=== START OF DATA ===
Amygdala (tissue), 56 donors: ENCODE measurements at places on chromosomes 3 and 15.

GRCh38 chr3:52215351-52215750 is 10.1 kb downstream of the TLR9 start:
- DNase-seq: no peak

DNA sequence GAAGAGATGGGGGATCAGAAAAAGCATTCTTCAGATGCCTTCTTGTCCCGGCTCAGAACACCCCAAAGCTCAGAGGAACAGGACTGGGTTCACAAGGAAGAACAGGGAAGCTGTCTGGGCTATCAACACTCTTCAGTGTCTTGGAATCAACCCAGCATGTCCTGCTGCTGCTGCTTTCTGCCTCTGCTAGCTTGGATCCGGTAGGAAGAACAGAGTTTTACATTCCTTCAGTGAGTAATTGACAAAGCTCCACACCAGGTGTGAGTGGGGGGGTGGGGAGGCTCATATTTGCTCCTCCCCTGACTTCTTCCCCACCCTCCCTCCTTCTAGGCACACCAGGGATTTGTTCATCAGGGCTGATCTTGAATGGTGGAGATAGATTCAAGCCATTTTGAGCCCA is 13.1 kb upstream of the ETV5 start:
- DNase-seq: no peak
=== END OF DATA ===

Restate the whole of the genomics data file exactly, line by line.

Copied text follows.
Amygdala (tissue), 56 donors: ENCODE measurements at places on chromosomes 3 and 15.

GRCh38 chr3:52215351-52215750 is 10.1 kb downstream of the TLR9 start:
- DNase-seq: no peak

DNA sequence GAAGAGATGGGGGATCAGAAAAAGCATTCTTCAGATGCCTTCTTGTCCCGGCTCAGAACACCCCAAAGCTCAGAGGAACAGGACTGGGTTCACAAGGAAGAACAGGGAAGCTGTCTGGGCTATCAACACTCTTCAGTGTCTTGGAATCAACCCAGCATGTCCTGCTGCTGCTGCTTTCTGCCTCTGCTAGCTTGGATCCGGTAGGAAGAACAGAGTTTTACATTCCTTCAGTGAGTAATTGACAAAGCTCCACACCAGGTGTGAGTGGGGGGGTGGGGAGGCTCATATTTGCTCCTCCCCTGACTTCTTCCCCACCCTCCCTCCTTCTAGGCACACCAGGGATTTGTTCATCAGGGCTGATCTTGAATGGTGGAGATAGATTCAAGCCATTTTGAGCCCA is 13.1 kb upstream of the ETV5 start:
- DNase-seq: no peak